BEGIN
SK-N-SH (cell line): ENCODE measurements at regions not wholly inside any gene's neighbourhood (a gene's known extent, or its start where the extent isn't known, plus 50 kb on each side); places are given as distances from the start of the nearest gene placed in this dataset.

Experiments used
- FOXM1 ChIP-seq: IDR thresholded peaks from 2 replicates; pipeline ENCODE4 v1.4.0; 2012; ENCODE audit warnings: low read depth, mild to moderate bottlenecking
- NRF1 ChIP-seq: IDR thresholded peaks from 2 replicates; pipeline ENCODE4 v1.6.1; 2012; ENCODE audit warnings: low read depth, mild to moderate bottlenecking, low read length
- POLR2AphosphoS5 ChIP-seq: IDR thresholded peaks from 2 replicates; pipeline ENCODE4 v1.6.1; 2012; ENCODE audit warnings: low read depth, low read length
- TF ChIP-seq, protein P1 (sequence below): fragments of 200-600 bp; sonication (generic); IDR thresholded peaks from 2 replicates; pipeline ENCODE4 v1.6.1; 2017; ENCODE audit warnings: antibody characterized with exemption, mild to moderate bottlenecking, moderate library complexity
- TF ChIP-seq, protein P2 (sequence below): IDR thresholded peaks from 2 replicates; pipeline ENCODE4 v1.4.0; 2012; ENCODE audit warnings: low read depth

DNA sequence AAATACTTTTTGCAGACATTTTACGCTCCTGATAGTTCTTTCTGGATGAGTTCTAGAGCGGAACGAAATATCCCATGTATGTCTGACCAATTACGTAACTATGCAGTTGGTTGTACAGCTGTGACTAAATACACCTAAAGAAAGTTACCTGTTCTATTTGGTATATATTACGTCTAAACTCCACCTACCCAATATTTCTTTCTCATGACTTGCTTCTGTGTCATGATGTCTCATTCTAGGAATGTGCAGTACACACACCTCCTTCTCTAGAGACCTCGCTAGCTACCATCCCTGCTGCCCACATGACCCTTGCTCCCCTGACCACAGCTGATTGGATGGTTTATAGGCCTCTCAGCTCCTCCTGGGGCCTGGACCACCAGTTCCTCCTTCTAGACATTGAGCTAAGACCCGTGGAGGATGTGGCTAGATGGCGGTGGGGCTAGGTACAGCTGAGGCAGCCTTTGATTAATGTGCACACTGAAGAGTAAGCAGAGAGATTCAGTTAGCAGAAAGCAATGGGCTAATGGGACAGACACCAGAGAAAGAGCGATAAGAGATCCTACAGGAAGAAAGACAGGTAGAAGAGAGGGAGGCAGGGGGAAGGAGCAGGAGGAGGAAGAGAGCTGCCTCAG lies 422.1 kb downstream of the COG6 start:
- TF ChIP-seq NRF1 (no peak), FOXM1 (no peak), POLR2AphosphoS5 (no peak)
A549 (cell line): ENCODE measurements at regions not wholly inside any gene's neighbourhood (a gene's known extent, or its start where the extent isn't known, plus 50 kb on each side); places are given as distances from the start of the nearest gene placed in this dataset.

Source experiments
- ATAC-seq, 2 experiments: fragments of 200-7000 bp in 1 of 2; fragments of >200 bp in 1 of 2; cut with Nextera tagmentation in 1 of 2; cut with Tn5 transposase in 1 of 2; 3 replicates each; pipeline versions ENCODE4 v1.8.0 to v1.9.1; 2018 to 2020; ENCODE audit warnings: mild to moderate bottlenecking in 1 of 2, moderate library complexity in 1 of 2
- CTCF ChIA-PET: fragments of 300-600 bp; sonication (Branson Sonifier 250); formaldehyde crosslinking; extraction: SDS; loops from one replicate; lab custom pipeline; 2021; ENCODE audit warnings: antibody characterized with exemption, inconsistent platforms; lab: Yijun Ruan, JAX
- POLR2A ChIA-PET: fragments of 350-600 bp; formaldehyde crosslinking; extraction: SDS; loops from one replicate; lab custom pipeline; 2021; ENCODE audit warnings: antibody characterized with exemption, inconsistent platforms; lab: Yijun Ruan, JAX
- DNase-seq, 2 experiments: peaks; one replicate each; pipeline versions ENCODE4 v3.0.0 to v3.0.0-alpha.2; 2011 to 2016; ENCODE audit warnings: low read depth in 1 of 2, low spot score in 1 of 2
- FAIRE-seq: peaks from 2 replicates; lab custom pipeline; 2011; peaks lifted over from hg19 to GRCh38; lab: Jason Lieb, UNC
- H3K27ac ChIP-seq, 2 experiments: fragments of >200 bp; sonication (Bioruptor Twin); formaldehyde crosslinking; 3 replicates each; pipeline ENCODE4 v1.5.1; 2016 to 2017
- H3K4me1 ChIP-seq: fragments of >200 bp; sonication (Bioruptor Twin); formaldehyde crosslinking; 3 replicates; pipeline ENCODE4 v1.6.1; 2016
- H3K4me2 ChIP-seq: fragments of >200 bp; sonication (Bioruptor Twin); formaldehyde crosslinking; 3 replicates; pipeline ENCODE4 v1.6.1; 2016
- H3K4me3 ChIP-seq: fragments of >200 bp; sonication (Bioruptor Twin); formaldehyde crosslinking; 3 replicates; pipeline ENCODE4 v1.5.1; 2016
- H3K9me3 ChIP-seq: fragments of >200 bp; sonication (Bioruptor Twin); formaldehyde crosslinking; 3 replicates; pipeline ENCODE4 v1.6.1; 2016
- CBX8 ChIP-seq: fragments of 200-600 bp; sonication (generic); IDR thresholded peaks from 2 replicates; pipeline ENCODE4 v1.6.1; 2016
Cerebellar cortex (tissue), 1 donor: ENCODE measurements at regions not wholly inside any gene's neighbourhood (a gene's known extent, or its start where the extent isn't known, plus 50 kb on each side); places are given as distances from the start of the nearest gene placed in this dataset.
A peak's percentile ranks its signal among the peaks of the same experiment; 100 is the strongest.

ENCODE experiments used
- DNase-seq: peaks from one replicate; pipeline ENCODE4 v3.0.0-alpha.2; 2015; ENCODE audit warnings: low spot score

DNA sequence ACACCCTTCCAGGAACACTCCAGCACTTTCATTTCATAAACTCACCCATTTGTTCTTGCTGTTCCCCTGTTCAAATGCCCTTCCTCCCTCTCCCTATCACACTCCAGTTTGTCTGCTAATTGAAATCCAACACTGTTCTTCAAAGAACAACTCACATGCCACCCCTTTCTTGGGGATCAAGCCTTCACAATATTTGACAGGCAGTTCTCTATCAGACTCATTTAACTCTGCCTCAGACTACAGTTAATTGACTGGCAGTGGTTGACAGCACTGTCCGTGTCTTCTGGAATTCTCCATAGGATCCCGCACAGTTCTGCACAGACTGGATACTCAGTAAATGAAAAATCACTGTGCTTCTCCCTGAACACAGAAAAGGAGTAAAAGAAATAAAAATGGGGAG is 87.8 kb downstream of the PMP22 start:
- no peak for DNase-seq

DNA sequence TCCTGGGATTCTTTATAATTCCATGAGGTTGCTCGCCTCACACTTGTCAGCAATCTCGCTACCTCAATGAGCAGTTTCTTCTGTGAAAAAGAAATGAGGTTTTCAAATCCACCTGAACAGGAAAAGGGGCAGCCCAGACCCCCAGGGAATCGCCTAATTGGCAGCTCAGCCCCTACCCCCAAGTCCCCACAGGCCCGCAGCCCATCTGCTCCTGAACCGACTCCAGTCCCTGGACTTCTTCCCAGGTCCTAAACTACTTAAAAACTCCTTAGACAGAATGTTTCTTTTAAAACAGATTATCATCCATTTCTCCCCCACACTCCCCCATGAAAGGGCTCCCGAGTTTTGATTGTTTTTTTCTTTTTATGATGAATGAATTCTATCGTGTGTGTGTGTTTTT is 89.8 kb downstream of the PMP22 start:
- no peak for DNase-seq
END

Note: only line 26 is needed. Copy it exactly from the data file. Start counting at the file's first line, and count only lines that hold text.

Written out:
- DNase-seq: peaks from one replicate; pipeline ENCODE4 v3.0.0-alpha.2; 2015; ENCODE audit warnings: low spot score